Implementing/Using Oracle's Restore Point Functionality
Restore points allow DBAs to create a label for a particular moment in the timeline of the database, eliminating the need to delve into the details of SCNs or to attempt to calculate the exact time transactions are occurring. In addition, a specific type of restore point known as a Guaranteed Restore Point allows the DBA to ensure beyond any doubt that the database is able to flash back to a specific point in time (or even to any point in time between the guaranteed restore point and the current time with some additional configuration).
As we will see, restore points provide an invaluable tool that can be used to assist the DBA in application testing, guarding against failed batch updates, and anywhere else you'd consider using a conventional point-in-time recovery.
Restore Point Prerequisites:
Flashback Database Prerequisites:
Because restore points work hand-in-hand with the Flashback features introduced in Oracle 10g, many of the same prerequisites (above) apply to the configuration of restore points. I'll assume that the above parameters have been configured correctly, and move on to implementing and using both normal and guaranteed restore points.
To Enable Flashback Logging or Not
Because the restore point functionality works hand-in-hand with flashback database, it is advisable to enable flashback logging before beginning with the restore point functionality. Without this logging enabled, you will be unable to use flashback database to quickly return your database to the time specified by the restore point, except in the case of a guaranteed restore point (where you will lose the ability to restore the database to a point-in-time between the specified guaranteed restore point and the current time). You must also shut down and mount the database to create the first guaranteed restore point without flashback database enabled. To truly enjoy the functionality of restore points, as well as flashback database, it's vital to enable flashback logging (shown in Example 2).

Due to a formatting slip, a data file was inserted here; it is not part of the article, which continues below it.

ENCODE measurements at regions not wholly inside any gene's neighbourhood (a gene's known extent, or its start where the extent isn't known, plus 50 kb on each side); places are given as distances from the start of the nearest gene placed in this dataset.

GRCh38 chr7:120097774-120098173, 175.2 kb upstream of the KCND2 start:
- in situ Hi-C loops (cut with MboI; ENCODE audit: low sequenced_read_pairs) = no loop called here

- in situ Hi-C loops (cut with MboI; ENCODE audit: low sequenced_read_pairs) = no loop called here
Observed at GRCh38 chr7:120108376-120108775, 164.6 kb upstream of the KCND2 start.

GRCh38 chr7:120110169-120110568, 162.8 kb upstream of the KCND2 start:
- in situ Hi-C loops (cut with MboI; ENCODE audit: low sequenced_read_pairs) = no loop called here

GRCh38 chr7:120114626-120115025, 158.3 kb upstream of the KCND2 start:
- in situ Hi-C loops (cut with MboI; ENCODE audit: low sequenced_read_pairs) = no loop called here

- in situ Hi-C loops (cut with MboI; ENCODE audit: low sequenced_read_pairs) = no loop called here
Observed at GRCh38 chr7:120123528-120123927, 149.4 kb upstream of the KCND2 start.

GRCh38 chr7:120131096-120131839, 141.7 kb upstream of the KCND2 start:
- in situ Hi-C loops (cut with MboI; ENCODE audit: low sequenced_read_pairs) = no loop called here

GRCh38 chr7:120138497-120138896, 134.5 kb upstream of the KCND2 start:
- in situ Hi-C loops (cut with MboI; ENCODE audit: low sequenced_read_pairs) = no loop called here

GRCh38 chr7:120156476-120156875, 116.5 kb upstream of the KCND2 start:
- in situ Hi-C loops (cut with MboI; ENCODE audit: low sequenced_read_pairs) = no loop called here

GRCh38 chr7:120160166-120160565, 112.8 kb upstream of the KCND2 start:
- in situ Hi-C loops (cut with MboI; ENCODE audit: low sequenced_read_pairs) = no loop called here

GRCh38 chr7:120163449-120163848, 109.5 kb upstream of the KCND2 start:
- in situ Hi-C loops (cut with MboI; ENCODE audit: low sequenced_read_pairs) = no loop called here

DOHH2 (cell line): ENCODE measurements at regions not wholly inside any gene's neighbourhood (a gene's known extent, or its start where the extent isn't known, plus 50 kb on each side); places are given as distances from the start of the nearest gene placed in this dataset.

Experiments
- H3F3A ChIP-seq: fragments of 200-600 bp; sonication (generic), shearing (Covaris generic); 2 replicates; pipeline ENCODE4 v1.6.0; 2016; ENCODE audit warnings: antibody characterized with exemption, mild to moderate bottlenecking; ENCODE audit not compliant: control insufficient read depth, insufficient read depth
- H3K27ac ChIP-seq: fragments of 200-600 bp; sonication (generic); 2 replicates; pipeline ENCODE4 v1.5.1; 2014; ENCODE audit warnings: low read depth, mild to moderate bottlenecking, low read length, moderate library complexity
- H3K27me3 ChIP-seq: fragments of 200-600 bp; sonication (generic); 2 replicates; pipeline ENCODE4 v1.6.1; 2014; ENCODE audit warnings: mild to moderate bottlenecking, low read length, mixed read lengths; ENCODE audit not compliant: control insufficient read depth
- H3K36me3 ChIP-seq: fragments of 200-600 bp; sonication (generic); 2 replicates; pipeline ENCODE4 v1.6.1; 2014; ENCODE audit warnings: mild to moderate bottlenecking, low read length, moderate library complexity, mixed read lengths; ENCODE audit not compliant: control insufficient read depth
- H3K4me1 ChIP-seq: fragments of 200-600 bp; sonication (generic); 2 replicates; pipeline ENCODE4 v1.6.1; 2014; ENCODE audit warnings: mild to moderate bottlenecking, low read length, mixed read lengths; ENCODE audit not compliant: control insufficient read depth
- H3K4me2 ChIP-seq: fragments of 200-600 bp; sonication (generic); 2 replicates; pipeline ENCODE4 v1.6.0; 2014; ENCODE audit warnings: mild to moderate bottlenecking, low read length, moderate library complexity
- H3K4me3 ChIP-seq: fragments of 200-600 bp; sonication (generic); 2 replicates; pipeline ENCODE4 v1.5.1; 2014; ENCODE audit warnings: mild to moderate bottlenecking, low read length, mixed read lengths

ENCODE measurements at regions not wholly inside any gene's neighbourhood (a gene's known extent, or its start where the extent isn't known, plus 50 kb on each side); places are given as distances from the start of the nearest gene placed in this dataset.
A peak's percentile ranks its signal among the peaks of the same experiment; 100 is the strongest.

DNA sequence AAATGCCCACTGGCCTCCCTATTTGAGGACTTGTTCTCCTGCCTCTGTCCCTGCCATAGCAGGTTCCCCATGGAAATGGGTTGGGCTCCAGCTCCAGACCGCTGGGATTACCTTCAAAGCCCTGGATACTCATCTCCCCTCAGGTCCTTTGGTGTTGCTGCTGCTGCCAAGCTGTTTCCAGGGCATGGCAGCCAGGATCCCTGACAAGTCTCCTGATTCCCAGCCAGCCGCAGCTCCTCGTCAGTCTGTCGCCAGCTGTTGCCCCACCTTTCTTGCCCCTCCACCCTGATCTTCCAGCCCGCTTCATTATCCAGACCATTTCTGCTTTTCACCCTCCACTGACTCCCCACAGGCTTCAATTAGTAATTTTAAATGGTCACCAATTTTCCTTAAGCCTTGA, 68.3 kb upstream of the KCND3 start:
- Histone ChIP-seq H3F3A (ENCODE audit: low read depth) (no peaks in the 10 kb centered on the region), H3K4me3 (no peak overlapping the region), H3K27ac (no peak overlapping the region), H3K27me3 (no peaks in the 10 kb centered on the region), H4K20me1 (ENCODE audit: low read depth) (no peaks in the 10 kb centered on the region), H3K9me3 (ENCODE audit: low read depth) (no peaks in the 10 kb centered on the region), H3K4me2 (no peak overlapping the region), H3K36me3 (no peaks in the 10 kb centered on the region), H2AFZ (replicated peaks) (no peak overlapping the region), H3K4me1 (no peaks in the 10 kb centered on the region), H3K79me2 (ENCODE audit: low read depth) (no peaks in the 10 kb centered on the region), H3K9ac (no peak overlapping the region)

Normal vs. Guaranteed Restore Point
There are two types of restore points that can be created, with differing levels of functionality. The Normal Restore Point simply allows the DBA to provide a name for the current state of the database, used instead of an SCN or timestamp for point-in-time recovery. A Guaranteed Restore Point also provides the ability to name the current state of the database, but allows for greater security in that the restore point will forever be available unless explicitly removed by the DBA, and also can provide the ability to flash back the database without first enabling flashback logging (albeit at a reduced level of functionality, discussed above in the "To Enable Flashback Logging or Not" section).
Examples: Using Restore Points
(Configuration for Examples)
To create the test user and test table used in the following examples, use the following SQL/PL SQL to create the user and insert 200 rows of sample data (code below assumes you have a USERS tablespace):
--Create user and grant necessary permissions
create user testuser identified by testuser;
grant create table to testuser;
grant create session to testuser;
grant create procedure to testuser;
grant execute on dbms_lock to testuser;
alter user testuser quota 5m on users;
--Connect as the newly created testuser and create the test table and logging table
create table testuser.test (id int, name varchar2(5)) tablespace users;
create table testuser.logging (timestamp date, loginfo varchar2(15)) tablespace users;
--Insert sample data into the test table
for i in 1..200 loop
insert into testuser.test values (i, 'a'||i);
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